Bush and the English language
This war business gets no easier to understand.
Asked about a second United Nations resolution at the Azores press conference, George “A Metaphor For Every Occasion” Bush replied: “I was the guy that said they ought to vote.
And one country voted—at least showed their cards, I believe.
It’s an old Texas expression, show your cards, when you’re playing poker. France showed their cards. After I said what I said, they said they were going to veto anything that held Saddam to account. So cards have been played. And we’ll just have to take an assessment after tomorrow to determine what that card meant.”
It is quite difficult to convey, in normal English, what a spectacularly meaningless statement this is. “Showing your cards” is not an old Texas expression. It’s barely even an expression. Poker is a game riddled with complex terminology—but in a language of straights, flushes, hooks, bullets, big sticks and Broadways, showing your cards is entirely unfigurative. It simply means showing your cards. And it means the same thing all over the world.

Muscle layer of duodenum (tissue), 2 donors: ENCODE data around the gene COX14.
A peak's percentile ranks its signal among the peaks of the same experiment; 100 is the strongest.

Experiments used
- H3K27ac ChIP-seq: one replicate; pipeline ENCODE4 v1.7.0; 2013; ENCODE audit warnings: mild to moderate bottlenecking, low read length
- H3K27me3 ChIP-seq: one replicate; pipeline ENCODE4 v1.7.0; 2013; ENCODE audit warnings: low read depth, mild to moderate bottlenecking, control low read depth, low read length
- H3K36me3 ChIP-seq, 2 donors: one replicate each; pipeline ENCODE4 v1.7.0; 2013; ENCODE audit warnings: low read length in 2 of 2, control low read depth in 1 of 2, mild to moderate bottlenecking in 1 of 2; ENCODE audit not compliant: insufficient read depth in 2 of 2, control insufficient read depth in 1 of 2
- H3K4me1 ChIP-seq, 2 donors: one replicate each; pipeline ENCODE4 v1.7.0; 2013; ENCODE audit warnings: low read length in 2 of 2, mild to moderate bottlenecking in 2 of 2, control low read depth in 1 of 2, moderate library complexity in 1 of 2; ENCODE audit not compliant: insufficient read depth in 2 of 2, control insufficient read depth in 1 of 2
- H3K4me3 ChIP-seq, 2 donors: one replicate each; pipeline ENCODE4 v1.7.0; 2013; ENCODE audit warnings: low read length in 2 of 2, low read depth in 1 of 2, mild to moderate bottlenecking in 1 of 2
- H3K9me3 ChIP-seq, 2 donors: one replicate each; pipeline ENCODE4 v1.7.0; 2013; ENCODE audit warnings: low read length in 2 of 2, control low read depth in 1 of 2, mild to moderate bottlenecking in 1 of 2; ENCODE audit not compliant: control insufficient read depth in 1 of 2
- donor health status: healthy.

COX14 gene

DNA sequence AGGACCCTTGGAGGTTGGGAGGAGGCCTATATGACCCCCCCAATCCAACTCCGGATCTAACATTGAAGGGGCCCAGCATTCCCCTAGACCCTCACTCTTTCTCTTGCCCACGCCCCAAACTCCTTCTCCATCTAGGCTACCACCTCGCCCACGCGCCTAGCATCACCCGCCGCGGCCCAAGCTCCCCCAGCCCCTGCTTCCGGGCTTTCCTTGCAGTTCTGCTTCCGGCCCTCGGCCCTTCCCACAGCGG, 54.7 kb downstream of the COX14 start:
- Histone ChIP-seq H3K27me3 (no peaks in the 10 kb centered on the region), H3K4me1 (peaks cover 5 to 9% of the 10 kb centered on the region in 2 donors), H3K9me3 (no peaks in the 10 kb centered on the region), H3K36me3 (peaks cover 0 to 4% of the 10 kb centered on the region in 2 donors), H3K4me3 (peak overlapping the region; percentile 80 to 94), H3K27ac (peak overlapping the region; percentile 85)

Lovely to see Bush trying to charm the Azorean press corps, but you might just as well say, “There’s an old Texas expression: ‘Good Morning’.” For most of a poker game, cards are hidden. That is the point. Players use hidden cards to bluff, to bet, to manoeuvre and to bamboozle. When all that’s finished, everybody shows their cards, and the highest wins. That’s it. You can’t go anywhere after that. You most certainly can’t “take an assessment after tomorrow to determine what that card meant”. That’s just the last desperate struggle of the sore loser.
Having an argument after the cards have been shown is terribly bad form. You can be thrown out of a casino for that sort of thing. If Bush were really at a poker game, he should pat the table, say “Well done, good luck,” get up and walk away. Unfortunately, it seems he is still trying to win a finished hand—fine, but let’s not pretend he’s playing by the rules.
Perhaps what he should have said, and this would certainly have appealed to his folksy cowboy fans back in Lubbock, is: “I’m playing poker Western-style. Like the old days in the saloon. The cards have been shown, I don’t like the result, so I’m getting out my gun.”—Â